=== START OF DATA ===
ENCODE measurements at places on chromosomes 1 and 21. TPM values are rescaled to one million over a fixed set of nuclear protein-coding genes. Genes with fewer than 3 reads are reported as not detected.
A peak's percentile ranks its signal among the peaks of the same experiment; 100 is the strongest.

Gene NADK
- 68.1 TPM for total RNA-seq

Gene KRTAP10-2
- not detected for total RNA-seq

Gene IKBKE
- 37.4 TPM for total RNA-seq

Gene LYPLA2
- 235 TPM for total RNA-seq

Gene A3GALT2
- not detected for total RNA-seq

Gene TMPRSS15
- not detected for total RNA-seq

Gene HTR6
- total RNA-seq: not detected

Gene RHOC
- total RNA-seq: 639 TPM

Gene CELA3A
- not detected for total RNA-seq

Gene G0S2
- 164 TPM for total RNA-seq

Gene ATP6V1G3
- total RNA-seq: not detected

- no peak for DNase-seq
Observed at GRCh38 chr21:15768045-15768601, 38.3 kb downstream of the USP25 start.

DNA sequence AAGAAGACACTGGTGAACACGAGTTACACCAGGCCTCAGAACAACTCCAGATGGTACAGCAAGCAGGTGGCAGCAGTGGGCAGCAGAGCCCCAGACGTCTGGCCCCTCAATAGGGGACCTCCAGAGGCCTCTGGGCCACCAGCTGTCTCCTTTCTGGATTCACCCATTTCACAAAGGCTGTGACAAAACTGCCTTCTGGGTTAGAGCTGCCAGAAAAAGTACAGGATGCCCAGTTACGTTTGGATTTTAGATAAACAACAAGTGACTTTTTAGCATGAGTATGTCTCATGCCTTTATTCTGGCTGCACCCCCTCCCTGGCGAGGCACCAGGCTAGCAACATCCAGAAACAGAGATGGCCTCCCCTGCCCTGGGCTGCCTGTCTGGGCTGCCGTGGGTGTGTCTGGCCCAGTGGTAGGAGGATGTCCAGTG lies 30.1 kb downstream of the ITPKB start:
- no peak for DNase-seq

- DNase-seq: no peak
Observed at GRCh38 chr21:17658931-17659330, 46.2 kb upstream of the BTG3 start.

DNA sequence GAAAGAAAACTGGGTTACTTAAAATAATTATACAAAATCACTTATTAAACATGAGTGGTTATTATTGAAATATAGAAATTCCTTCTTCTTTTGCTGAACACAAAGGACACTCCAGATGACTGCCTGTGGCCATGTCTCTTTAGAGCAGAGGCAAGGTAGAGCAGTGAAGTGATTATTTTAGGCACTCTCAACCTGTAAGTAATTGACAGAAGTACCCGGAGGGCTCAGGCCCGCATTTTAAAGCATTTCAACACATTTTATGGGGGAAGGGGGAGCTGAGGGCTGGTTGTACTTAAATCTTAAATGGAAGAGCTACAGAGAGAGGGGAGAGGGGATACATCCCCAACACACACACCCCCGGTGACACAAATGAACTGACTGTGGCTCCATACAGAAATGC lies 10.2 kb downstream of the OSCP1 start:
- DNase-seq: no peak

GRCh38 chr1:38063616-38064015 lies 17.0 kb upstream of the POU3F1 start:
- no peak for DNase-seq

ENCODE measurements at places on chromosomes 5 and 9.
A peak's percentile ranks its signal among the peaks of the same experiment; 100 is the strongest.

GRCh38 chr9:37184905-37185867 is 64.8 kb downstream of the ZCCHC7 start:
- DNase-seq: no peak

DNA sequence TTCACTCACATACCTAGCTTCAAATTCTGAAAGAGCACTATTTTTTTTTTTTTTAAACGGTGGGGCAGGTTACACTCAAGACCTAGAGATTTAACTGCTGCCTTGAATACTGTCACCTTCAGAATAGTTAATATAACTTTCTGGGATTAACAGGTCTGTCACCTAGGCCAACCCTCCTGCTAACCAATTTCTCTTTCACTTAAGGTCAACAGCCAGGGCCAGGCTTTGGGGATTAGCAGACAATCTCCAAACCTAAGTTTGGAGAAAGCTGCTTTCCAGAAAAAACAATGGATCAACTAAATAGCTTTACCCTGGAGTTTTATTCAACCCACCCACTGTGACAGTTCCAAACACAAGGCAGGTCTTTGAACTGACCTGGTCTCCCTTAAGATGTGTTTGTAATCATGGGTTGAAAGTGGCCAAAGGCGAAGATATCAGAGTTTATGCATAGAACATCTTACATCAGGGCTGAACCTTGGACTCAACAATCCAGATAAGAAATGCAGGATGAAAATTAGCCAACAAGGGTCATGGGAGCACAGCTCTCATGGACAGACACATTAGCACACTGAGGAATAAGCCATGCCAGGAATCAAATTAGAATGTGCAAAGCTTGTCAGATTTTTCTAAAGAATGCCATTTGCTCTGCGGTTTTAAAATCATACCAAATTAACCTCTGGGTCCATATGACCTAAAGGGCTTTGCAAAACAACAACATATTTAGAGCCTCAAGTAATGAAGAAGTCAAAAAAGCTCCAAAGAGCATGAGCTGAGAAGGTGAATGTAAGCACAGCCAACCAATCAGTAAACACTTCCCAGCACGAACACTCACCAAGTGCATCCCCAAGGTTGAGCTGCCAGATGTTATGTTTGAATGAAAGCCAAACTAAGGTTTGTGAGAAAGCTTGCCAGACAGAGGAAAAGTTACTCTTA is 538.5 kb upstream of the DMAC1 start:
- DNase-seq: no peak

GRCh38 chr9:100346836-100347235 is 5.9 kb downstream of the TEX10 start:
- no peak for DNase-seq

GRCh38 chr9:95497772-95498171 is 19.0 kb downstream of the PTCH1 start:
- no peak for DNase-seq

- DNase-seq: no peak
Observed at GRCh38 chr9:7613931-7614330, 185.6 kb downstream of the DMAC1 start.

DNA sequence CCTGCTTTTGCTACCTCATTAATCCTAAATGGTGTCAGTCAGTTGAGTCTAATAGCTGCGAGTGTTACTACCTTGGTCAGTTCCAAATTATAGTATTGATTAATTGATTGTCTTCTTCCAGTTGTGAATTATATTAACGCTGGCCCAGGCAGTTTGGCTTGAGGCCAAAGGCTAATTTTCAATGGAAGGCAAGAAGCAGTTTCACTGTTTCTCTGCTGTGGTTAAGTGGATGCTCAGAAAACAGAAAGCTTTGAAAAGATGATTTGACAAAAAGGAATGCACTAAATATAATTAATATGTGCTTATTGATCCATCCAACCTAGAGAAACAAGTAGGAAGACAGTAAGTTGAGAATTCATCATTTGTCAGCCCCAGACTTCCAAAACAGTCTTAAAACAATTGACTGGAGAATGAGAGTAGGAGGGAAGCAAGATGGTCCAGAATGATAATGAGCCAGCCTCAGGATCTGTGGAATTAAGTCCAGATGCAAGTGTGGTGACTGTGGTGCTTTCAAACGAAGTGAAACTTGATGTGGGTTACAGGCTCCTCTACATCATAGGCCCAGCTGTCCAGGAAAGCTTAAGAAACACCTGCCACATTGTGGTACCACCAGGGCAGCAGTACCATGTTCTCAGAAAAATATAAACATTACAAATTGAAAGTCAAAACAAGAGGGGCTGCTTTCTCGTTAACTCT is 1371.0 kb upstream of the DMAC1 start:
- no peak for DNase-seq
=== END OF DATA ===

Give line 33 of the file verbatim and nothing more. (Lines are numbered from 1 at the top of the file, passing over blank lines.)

GRCh38 chr1:38063616-38064015 lies 17.0 kb upstream of the POU3F1 start: